Be wary any time you contemplate the purchase of anything where the words 'easy to install' are boldly printed on the packaging and instructions. Just know going in that some key component will be left off of the list of items contained in the package, or some critical step in the installation process will be skimmed over in the instructions. It's a given.
In the days before the Internet, you were left to your imagination and ingenuity to work around these little problems. At least now there is usually a web address listed somewhere on the packaging and, if you're fortunate, the web address will have additional instructions and sometimes a video demonstration of the installation process. If you're not so fortunate, well ...you can always fall back on your imagination and ingenuity.
I purchased two sets of 'easy to install' roman shades for our living room last week. I was initially impressed with the instructions because they included a paper template you could cut out and tape to the wall in order to mark the screw holes precisely for the hardware. I've used homemade paper templates for such tasks for years and was impressed to see a manufacturer include one with the instructions. I read the instructions. Seemed reasonably clear. English might not have been the first language of the person that wrote these instructions, but other than a couple grammatical errors, the steps seemed logical and fairly clear.
The instructions started with a section titled 'Carton Components' which clearly listed each item, the quantity included and a diagram for easy identification. The items listed were 2 end caps, 2 mounting brackets, 1 shade assembly, 6 screws, 6 drywall anchors, 1 wand clip, and 1 wand. Yup, all there.
There was a separate section titled 'Additional Tools Needed' which listed only three items ...a Phillips screw driver, power drill and tape measure. So far, so good. I gather my tools and move on to the actual instructions.
Step one: "Slide end of wand assembly over spring in shade assembly. Tighten the screw one quarter turn past when it stops." Okay...
First thing I notice is the screw is tiny ...and black ...impossible to actually see if it's a slot or a Phillips head. Use the old 'touch and feel' method ...definitely not a slot. Go get smallest Phillips screw driver I own (think eyeglass repair) and proceed to turn screw ...and turn and turn and turn some more. Screw is turning, not tightening. Grrr.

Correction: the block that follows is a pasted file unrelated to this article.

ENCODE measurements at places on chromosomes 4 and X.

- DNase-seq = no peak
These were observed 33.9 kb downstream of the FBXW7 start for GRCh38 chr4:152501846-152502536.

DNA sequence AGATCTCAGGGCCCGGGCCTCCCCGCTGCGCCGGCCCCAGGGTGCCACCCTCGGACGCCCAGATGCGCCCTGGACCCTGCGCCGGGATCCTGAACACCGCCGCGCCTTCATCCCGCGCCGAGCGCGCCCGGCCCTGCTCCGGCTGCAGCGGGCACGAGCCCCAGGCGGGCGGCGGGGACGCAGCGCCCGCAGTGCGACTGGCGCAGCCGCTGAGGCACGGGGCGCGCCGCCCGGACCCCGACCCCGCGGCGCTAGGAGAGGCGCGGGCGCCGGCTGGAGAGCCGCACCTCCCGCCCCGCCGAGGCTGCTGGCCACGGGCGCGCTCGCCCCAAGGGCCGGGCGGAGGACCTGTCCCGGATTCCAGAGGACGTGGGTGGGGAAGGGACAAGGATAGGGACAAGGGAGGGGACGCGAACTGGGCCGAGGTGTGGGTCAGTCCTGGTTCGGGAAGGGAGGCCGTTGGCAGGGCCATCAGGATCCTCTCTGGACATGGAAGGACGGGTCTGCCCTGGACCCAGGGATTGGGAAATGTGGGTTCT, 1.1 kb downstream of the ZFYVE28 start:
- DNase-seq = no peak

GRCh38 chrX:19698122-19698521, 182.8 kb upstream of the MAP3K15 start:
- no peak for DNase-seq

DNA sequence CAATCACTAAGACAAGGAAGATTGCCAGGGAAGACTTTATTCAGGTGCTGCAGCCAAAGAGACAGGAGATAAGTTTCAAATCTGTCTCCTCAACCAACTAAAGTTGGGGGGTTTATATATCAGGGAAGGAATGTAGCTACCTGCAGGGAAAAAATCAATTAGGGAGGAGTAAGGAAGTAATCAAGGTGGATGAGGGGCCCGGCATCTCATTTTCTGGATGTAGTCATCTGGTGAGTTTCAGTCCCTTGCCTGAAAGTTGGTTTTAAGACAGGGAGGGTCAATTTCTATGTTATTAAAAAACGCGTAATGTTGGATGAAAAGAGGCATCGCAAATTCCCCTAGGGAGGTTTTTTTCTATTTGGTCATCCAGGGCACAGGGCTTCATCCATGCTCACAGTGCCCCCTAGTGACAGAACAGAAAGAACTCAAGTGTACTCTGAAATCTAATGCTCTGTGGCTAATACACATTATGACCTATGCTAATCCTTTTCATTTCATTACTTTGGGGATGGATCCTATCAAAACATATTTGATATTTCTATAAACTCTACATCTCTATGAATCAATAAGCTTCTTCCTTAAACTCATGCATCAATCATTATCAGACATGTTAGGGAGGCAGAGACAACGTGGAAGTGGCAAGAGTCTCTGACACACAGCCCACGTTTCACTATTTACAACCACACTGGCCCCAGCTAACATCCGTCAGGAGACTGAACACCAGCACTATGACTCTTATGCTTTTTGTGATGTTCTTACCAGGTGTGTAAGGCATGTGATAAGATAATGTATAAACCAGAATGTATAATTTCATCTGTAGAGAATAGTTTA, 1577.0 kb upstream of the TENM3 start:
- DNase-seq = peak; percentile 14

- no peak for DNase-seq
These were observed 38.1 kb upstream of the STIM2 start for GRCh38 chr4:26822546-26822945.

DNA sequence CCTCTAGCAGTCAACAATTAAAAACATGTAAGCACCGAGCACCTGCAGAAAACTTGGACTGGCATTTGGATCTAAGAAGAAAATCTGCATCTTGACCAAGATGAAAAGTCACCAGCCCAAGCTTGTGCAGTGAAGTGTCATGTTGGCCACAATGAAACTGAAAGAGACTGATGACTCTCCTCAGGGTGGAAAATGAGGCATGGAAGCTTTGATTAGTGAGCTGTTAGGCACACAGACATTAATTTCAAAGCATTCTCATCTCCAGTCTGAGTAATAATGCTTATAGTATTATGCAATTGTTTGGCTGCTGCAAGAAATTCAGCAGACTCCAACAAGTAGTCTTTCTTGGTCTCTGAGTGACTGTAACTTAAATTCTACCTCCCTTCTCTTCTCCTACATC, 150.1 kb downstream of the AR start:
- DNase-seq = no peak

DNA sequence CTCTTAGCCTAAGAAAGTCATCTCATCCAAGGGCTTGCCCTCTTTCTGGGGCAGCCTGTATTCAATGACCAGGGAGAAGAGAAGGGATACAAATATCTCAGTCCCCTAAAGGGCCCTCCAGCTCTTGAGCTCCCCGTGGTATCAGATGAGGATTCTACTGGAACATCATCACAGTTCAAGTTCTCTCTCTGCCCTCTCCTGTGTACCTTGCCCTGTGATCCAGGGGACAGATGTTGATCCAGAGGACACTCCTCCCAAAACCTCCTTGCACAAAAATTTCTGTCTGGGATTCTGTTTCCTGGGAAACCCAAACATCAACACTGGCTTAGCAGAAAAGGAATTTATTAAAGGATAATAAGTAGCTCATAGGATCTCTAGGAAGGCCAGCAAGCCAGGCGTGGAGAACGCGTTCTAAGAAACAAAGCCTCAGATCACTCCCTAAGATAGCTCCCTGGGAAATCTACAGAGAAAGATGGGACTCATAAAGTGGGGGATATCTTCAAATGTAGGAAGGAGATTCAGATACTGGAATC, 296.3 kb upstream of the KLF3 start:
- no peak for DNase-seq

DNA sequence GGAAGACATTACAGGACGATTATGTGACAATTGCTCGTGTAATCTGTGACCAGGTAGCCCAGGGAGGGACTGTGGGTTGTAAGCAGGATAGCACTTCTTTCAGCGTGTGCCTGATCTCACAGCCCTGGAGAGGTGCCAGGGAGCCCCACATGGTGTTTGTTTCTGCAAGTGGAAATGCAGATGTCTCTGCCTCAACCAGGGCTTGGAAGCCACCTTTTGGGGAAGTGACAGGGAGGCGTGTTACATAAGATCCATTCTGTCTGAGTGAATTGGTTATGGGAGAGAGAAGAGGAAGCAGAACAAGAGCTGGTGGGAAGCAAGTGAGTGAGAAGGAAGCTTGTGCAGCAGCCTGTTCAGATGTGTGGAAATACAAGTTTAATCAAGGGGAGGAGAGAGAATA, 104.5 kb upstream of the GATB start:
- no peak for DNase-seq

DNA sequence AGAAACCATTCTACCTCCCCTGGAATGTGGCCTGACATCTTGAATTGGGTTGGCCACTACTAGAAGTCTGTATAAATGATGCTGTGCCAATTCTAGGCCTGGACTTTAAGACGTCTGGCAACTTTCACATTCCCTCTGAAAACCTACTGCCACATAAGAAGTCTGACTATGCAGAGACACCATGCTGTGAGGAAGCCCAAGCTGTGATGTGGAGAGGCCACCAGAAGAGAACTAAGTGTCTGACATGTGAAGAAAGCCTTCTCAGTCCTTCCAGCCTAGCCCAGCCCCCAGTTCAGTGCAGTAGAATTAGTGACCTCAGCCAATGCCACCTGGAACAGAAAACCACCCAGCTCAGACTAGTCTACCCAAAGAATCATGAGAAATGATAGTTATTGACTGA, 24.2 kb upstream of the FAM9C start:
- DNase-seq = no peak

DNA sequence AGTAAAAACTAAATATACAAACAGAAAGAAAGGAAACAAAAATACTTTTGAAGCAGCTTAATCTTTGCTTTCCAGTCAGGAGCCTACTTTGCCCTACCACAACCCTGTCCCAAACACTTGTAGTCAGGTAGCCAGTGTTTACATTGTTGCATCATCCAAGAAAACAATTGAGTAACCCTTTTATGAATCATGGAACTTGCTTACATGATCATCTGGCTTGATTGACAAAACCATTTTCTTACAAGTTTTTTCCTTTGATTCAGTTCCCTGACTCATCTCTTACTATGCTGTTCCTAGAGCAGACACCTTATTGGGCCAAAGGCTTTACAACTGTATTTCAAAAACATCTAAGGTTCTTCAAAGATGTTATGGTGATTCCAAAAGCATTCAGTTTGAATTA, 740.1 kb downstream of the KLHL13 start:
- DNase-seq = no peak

Re-read instructions. No clues there. Re-read packaging material. A-ha ...a web address. Go to computer and log onto website. Oh good, there's a link for a five minute installation video ...this is encouraging. If the 'how to' video is only five minutes, how hard can this be? Now we might get somewhere. The first two minutes of the video is a sales pitch on all the virtues of their product. Yeah, yeah, yeah ...get to the installation part!
And there it is. The missing piece of the puzzle. She is using an Allen wrench to tighten the screw on the rod assembly ...and she refers to it as 'included' in the packaging. What?! What wrench? I pause the video and go back to dig through the packaging. It wasn't with all the other hardware, clips and brackets. And then I see it ....taped discretely to the bottom edge of the shade. All the other small components ...screws, drywall anchors, clips and caps had been packaged separately in a little cardboard box that was plenty big enough to hold the wrench too. Why they taped it to the bottom of the shade, I will never know.
Mission finally accomplished and I guess all's well that ends well. It just baffles me though that in an age where product labeling is so highly regulated in all other areas, there are apparently no minimal guidelines a company has to follow before they are allowed to use the words 'EASY TO INSTALL' on their products.